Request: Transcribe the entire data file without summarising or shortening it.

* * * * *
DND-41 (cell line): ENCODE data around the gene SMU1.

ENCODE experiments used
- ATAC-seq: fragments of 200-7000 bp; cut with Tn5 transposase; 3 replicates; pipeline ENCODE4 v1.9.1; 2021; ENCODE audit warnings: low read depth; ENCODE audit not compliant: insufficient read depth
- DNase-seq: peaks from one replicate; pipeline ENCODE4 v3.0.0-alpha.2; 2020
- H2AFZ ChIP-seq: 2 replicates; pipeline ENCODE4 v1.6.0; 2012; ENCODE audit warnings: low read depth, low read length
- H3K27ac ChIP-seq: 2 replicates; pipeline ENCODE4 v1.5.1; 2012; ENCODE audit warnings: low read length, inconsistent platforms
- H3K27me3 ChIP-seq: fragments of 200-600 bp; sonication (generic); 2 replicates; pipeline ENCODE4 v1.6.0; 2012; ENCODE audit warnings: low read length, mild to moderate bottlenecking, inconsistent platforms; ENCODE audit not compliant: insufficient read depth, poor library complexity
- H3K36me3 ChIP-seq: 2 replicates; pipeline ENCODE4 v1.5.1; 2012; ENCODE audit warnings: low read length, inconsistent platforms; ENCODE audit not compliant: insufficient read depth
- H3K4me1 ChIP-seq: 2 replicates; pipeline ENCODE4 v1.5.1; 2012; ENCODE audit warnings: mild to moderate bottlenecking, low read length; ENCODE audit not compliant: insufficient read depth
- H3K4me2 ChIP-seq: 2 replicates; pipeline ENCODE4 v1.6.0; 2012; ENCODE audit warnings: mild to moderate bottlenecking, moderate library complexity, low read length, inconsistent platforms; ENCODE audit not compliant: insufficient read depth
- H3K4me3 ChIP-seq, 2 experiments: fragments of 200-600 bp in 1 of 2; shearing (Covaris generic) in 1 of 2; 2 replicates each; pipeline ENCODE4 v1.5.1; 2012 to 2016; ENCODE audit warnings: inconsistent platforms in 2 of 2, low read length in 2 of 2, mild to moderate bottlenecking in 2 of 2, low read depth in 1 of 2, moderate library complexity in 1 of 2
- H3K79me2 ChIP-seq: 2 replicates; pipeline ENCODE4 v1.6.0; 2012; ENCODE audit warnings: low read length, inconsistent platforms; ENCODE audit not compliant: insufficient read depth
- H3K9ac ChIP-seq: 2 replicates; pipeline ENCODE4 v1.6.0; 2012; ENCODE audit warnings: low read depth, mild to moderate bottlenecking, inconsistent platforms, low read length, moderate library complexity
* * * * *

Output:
DND-41 (cell line): ENCODE data around the gene SMU1.

ENCODE experiments used
- ATAC-seq: fragments of 200-7000 bp; cut with Tn5 transposase; 3 replicates; pipeline ENCODE4 v1.9.1; 2021; ENCODE audit warnings: low read depth; ENCODE audit not compliant: insufficient read depth
- DNase-seq: peaks from one replicate; pipeline ENCODE4 v3.0.0-alpha.2; 2020
- H2AFZ ChIP-seq: 2 replicates; pipeline ENCODE4 v1.6.0; 2012; ENCODE audit warnings: low read depth, low read length
- H3K27ac ChIP-seq: 2 replicates; pipeline ENCODE4 v1.5.1; 2012; ENCODE audit warnings: low read length, inconsistent platforms
- H3K27me3 ChIP-seq: fragments of 200-600 bp; sonication (generic); 2 replicates; pipeline ENCODE4 v1.6.0; 2012; ENCODE audit warnings: low read length, mild to moderate bottlenecking, inconsistent platforms; ENCODE audit not compliant: insufficient read depth, poor library complexity
- H3K36me3 ChIP-seq: 2 replicates; pipeline ENCODE4 v1.5.1; 2012; ENCODE audit warnings: low read length, inconsistent platforms; ENCODE audit not compliant: insufficient read depth
- H3K4me1 ChIP-seq: 2 replicates; pipeline ENCODE4 v1.5.1; 2012; ENCODE audit warnings: mild to moderate bottlenecking, low read length; ENCODE audit not compliant: insufficient read depth
- H3K4me2 ChIP-seq: 2 replicates; pipeline ENCODE4 v1.6.0; 2012; ENCODE audit warnings: mild to moderate bottlenecking, moderate library complexity, low read length, inconsistent platforms; ENCODE audit not compliant: insufficient read depth
- H3K4me3 ChIP-seq, 2 experiments: fragments of 200-600 bp in 1 of 2; shearing (Covaris generic) in 1 of 2; 2 replicates each; pipeline ENCODE4 v1.5.1; 2012 to 2016; ENCODE audit warnings: inconsistent platforms in 2 of 2, low read length in 2 of 2, mild to moderate bottlenecking in 2 of 2, low read depth in 1 of 2, moderate library complexity in 1 of 2
- H3K79me2 ChIP-seq: 2 replicates; pipeline ENCODE4 v1.6.0; 2012; ENCODE audit warnings: low read length, inconsistent platforms; ENCODE audit not compliant: insufficient read depth
- H3K9ac ChIP-seq: 2 replicates; pipeline ENCODE4 v1.6.0; 2012; ENCODE audit warnings: low read depth, mild to moderate bottlenecking, inconsistent platforms, low read length, moderate library complexity